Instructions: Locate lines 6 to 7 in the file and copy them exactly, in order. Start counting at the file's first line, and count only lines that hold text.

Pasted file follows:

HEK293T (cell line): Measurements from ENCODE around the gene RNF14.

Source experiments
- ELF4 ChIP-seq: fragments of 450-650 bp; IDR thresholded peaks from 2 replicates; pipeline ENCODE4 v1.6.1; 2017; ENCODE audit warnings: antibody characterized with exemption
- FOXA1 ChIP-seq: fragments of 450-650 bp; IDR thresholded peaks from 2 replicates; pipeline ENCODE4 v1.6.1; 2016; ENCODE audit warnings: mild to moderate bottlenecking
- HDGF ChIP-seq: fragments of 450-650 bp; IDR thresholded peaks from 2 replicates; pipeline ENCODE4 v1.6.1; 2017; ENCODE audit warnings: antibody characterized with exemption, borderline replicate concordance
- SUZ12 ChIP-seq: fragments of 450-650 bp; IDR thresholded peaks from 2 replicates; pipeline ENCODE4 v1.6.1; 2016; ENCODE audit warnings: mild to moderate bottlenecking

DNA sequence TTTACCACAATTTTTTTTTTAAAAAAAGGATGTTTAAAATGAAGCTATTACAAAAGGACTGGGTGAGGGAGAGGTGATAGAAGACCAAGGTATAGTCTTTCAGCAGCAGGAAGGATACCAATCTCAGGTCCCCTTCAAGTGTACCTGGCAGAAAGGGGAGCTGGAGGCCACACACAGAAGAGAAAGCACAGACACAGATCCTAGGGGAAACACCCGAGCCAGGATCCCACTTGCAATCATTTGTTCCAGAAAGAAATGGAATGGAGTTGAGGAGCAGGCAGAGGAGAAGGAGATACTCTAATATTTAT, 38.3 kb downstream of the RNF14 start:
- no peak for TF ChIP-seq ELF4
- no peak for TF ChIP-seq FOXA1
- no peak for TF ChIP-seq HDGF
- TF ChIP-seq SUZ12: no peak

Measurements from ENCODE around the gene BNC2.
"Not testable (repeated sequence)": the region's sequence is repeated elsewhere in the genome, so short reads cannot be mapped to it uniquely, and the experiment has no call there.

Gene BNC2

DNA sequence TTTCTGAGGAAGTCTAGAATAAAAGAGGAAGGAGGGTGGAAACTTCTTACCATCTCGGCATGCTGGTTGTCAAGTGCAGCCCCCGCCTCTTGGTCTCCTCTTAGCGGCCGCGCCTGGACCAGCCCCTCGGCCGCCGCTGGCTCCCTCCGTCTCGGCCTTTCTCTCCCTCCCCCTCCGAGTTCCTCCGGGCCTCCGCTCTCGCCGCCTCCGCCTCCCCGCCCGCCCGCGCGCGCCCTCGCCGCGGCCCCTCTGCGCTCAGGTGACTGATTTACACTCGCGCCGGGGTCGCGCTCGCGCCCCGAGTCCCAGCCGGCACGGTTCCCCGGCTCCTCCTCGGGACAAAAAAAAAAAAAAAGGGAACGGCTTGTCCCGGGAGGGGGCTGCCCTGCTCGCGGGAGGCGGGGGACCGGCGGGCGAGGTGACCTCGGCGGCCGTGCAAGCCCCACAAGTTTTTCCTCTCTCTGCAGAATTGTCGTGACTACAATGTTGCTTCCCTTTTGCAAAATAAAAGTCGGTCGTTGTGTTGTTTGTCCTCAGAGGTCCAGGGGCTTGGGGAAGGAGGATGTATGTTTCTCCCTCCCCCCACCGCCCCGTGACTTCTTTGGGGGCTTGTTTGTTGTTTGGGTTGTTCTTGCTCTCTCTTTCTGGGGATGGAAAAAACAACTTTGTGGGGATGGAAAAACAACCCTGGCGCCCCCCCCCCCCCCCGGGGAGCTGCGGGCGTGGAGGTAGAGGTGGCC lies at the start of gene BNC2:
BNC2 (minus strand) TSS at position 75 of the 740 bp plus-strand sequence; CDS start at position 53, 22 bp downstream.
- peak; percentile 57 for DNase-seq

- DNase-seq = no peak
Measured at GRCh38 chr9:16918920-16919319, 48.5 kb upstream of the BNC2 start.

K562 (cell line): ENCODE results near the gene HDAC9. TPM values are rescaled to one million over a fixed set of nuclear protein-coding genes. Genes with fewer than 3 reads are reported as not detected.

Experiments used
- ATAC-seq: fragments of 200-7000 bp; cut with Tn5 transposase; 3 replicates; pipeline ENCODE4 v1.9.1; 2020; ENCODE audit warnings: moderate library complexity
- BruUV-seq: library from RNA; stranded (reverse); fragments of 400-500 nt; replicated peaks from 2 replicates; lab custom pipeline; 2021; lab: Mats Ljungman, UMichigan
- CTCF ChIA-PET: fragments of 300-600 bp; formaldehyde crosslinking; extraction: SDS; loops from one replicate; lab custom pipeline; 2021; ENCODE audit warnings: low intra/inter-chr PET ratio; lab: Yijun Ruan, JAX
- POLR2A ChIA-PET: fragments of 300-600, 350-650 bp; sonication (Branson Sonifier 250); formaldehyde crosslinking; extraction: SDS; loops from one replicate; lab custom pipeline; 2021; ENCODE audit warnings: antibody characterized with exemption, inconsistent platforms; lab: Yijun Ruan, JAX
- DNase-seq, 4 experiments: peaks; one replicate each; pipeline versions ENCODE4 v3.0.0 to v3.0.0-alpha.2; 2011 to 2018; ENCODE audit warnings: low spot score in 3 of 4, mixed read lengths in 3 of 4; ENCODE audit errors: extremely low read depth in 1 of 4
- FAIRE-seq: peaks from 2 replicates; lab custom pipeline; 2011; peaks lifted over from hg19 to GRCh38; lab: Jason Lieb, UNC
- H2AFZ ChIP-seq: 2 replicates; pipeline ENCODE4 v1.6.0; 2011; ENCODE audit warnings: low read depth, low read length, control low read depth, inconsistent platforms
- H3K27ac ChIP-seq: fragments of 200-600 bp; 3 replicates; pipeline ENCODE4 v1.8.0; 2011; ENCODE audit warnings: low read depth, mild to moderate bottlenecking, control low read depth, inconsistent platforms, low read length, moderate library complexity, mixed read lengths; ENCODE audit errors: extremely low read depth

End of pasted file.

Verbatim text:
- SUZ12 ChIP-seq: fragments of 450-650 bp; IDR thresholded peaks from 2 replicates; pipeline ENCODE4 v1.6.1; 2016; ENCODE audit warnings: mild to moderate bottlenecking

DNA sequence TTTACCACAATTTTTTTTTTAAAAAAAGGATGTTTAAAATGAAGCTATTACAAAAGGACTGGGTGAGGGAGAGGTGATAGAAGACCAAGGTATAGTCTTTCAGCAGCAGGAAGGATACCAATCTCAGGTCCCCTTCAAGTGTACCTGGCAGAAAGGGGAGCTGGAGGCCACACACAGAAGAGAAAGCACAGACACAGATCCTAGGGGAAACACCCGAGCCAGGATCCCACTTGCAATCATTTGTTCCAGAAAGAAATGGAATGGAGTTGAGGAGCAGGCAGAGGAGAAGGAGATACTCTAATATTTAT, 38.3 kb downstream of the RNF14 start: